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Changes at Gloriavale after charity probe

NZ Newswire logoNZ Newswire 27/03/2017
The Gloriavale compound on the West Coast. © TV3 The Gloriavale compound on the West Coast.

The government agency charged with policing charities has spelled out to Gloriavale leaders what it expects from the West Coast Christian community after the spotlight was brought onto its practices two years ago.

However, it says allegations of sexual abuse are best handled by police, who aren't commenting on their investigation.

Charities Services, part of the Department of Internal Affairs, began investigating the West Coast community in 2015 following media reports of more people leaving amid allegations of enforced marriage, sexual and physical abuse and forced separation of families.

The community, near Greymouth, has more than 500 members, including 55 families.

Charities Services finished its investigation in October and documents first released to Newsroom.co.nz under the Official Information Act reveal they had information that indicated the trustees may have been breaching the Charities Act.

Investigators considered the trustees conduct towards members: "does not constitute good governance or management" and wouldn't promote trust and confidence in the charitable sector.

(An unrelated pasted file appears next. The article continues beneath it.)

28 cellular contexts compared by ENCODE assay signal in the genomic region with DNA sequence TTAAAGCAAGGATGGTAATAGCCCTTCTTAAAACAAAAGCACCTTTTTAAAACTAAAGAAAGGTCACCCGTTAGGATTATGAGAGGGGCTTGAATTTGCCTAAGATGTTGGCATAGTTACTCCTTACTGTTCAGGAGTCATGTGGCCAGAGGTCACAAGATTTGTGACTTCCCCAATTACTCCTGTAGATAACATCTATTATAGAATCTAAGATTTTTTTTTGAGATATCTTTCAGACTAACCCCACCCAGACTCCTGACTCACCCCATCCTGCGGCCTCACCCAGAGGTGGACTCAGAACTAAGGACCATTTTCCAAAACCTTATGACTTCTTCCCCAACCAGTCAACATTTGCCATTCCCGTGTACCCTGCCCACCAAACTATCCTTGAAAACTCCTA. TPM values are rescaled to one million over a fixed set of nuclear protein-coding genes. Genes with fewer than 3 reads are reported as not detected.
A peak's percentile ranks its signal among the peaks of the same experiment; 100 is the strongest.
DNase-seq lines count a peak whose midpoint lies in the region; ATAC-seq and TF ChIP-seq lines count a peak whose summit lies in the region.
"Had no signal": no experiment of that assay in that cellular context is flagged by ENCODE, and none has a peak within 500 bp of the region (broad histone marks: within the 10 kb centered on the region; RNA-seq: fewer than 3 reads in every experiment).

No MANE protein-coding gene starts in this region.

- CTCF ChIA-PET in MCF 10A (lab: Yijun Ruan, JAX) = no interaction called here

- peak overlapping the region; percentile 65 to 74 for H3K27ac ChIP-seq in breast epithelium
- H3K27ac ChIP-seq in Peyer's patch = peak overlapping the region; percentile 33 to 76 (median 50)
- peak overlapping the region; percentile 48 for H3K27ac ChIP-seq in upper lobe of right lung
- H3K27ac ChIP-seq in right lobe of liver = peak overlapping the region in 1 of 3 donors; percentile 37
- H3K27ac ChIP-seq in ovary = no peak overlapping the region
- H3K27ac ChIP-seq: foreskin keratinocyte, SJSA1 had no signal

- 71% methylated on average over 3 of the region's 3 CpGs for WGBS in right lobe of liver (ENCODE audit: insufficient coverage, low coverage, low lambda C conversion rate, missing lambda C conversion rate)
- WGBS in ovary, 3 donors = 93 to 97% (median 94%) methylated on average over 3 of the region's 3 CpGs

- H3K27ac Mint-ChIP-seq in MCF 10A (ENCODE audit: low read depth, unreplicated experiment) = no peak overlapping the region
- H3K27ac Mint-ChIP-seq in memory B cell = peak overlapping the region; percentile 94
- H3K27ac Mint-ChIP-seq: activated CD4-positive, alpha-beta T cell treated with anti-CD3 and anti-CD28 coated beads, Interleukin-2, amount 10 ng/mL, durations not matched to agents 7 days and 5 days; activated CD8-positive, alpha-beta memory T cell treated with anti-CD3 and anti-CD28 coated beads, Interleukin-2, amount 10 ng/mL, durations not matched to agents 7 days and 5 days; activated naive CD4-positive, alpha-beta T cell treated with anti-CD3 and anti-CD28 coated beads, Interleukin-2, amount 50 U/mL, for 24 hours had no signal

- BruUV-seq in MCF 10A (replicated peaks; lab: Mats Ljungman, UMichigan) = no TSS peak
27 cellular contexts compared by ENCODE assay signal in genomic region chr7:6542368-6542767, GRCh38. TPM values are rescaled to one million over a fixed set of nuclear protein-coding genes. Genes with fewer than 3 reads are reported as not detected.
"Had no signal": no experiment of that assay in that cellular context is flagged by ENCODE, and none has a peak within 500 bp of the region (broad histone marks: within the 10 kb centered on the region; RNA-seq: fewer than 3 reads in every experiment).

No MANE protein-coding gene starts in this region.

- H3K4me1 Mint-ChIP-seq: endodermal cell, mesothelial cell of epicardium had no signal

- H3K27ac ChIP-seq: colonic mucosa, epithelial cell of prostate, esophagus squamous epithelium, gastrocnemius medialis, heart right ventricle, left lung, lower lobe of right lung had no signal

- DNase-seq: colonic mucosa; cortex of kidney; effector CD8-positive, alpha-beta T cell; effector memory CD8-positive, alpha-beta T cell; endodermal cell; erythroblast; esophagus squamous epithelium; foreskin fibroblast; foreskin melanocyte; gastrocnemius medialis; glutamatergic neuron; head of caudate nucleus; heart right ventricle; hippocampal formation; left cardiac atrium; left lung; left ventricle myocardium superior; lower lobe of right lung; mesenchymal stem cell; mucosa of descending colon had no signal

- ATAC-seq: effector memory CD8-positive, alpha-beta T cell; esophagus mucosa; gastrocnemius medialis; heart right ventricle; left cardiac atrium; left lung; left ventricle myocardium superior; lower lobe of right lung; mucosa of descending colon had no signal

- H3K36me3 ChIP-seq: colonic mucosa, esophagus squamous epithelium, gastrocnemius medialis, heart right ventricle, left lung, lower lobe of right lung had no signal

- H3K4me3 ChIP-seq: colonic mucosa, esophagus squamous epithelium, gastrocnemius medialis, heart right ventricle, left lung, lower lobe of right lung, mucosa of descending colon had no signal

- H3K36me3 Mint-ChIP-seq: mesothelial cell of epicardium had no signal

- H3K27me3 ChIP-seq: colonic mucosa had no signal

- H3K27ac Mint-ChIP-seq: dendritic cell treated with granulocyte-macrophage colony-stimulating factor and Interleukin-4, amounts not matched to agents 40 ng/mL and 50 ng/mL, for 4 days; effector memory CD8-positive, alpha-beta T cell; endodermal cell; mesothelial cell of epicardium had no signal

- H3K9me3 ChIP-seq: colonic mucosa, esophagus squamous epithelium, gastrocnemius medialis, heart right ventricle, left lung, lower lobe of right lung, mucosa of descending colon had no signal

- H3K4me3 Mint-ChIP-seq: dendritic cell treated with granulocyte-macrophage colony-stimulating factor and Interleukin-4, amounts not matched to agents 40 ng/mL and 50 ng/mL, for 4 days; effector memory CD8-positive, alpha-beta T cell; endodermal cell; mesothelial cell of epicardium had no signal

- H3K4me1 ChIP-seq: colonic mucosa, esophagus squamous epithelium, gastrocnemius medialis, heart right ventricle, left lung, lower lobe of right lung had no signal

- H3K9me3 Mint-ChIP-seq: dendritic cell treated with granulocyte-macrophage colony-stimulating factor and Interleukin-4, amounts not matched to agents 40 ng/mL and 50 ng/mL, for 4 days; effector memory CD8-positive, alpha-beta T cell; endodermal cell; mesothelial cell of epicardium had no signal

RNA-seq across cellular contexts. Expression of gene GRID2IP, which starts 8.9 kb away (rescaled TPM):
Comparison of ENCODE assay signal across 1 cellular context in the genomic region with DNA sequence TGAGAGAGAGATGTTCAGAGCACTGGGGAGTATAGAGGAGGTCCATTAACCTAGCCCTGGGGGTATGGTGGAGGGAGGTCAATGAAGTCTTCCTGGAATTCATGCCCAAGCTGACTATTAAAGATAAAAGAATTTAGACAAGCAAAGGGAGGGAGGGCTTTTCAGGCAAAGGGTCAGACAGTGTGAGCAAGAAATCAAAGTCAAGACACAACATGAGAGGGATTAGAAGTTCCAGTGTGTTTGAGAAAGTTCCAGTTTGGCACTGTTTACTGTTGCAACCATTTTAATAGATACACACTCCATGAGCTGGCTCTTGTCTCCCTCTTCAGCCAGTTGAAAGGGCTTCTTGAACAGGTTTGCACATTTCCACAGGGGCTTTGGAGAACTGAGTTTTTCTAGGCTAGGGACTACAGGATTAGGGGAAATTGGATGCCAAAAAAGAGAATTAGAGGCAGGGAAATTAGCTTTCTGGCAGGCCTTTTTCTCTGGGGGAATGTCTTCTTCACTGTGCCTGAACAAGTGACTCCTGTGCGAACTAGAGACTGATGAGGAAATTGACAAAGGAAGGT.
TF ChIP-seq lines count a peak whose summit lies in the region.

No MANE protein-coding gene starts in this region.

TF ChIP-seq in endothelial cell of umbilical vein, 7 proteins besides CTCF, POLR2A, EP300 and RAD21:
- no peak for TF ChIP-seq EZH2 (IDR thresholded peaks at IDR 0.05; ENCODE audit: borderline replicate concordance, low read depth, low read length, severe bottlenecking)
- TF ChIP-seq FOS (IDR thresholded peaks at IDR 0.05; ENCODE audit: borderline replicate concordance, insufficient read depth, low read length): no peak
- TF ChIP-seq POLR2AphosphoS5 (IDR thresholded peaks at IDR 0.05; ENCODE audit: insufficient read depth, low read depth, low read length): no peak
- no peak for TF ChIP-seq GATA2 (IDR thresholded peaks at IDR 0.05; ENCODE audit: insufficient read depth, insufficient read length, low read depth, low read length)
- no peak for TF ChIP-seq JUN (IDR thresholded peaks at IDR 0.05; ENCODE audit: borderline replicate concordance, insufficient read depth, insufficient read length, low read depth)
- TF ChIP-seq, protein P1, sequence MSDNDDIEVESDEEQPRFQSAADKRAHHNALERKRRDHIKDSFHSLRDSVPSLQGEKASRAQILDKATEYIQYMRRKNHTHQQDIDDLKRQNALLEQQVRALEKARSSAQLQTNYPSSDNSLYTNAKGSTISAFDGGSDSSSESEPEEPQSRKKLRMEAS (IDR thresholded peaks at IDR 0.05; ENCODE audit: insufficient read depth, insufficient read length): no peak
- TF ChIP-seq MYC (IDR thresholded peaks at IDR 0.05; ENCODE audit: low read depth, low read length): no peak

Investigators spoke to trustees Fervent Stedfast, Enoch Upright and Howard Temple, as well as 18 former members, but concluded a warning wasn't required as the trustees had cooperated and agreed to resolve the issues.

Concerns were raised about trustee decisions made during "shepherds and servants" meetings, and Gloriavale says it will now appoint two younger people, and two external people - a local solicitor and a local businessman - to the trust.

Concerns were also raised about the signing of the "Declaration of Commitment" document, which purported to hand over everything to Gloriavale and to stop them taking action against it on leaving.

The document was used as a justification to take control of individuals' financial affairs. Many alleged they were coerced into signing it.

The investigation also confirmed former members' claims funds were removed from their bank account after they left.

Gloriavale's trustees acknowledged a lawyer needed to be present to explain the document to those signing.

BNZ has now changed its processes so that individuals will now open their accounts without "shepherds" present.

Charities Services was also happy with Gloriavale's assurance no one was forced to marry against their will.

In a letter to trustees, Charities Services' acting general manager Jane Pierard spelled out what changes they understood Gloriavale would make.

It included making sure anyone who wanted to leave was provided with enough funds and not "shunned" and be allowed to contact family and friends who remained.

Police also began investigating complaints in 2015. They won't comment "in order to protect the privacy and welfare of those people raising concerns".

Charities Services admitted police were best placed to investigate claim of sexual assault.

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